Thursday, October 4, 2012

A local injustice

A couple good events can be celebrated this Thursday morning.  The first debate is behind us and the Red Sox season has mercifully ended.

If you're looking in here for my reaction to the debate, you're out of luck.  My wife was called to work earlier than usual yesterday morning to put together her specialty at the place in which she works part time.  As a result we were up and about around 4 A.M.  As a result, I went to bed about nine last night and didn't watch the debate.  I haven't yet had time to absorb all the news coverage about it.  If I do, and I get moved, I'll edit this later on to possibly reflect some observation, but they won't be first hand, only as the news media wants me to be informed.

Updated Thursday PM:  The word from both democrat and republican pundits seems to indicate that Mitt Romney came out ahead after last night's debate.  End update.

Not since 1966 has the Red Sox had such a disastrous season.  In spite of the September collapse a year ago, the Sox opened this year with some new changes, both on and off the field.  Perhaps the biggest change was the hiring of Bobby Valentine as manager.  What we learned very early on was his basic philosophy:  My way or the highway.  We lost some really good players because they dared to get on Bobby V's list.  In fairness, some players were let go to other places that probably never should have been a Soxer in the first place.  Boston paid dearly for the management mistake.

Now the off-season has begun for the Red Sox so we'll be patient for a moment or two to see what happens, such as who they sign and who they unsign.

Updated Thursday PM:  That didn't take long.  The rumors proved to be correct as the Boston Red Sox fired manager Bobby Valentine today.  He will be paid next year's contracted $2.5 million.  It also appears that Dice-K is also gone.  End update. 

Another sports story caused me to do some thinking this week.  The State Champion Cheverus High School basketball team was stripped of their 2009-2011 season state title along with their Western Maine title because an ineligible player helped win them.  The school and its staff did nothing wrong.  In fact, they tried to play the game exactly according to the rules and self-reported the player to the Maine Principals' Association, the group that controls high school sports.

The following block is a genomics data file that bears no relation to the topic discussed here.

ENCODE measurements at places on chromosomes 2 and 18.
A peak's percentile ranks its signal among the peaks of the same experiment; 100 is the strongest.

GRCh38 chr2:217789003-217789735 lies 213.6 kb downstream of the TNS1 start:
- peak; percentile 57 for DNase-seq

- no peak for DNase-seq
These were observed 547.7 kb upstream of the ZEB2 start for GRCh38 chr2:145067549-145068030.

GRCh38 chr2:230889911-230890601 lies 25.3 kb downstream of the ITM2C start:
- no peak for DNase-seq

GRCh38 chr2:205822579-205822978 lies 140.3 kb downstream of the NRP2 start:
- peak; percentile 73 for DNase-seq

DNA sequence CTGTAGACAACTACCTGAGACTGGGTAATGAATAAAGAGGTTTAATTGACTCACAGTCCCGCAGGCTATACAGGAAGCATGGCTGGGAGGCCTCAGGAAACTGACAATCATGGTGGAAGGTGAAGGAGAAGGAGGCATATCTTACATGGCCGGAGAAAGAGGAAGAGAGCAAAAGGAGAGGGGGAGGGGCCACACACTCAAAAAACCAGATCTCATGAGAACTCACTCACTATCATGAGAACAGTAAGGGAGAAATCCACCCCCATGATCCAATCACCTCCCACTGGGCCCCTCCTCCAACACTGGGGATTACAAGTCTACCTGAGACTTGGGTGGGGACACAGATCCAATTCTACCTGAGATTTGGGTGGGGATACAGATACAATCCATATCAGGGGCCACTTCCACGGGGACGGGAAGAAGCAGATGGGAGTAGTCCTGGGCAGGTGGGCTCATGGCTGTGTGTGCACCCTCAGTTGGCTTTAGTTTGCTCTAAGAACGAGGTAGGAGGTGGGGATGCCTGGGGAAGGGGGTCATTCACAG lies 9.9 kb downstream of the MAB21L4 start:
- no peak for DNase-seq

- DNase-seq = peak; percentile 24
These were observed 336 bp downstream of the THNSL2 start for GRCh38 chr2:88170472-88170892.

Like Cheverus, the MPA followed the rules and agreed with the suspension of the player which took place at the end of the semester just before the championship season began.  He had transferred to Cheverus from another country which had different sports seasons than those here.  As a result his eligibility ended.  Everything was handled correctly to here and the fairness of the sport in Maine was upheld.  We may or may not like the limited time Maine athletes are eligible for their sports, but all followed the rule and everyone understood it.

The parents of the young man, however, didn't agree with it and took the suspension to a local judge and was given a temporary restraining order forcing the team to return him to competition.  I'm sure the judge only wanted to look out for the fairness to the young man, but that decision has now proven to have made it unfair for a whole bunch of young people who may have had a better chance of winning the title themselves.

I'm not saying that Cheverus wouldn't have won the championships anyway.  The whole team was loaded with talent and the school has a history of winning that continues today.  That team was coached by one of, if not the, best Maine basketball coaches this state has ever had.  And the coach did report the possible problem.  Nevertheless, he was ordered by the judge to restore the boy to his pre-suspension activity.

However, that judge, as I said probably in good faith he was only being fair, has caused the team to vacate the championships.  It has caused team members of two other schools wondering, "What if ...?"  Many lives have been affected by that one "fairness" decision. 

As I said, there is nothing to show that the outcome of the season would have been different.  Considering just how good Cheverus was/is, probably nothing would have changed; but three teams, one negatively, have been cheated out of learning that the hard, honest play can lead to victory.

Like you, I know all the names of the involved in this story but I've chosen not to use them so that I don't treat them "unfairly."  I would also point out that many of the young men involved would disagree with my feelings here.  A complete story, including the names, appeared in the Wednesday Portland Press Herald.


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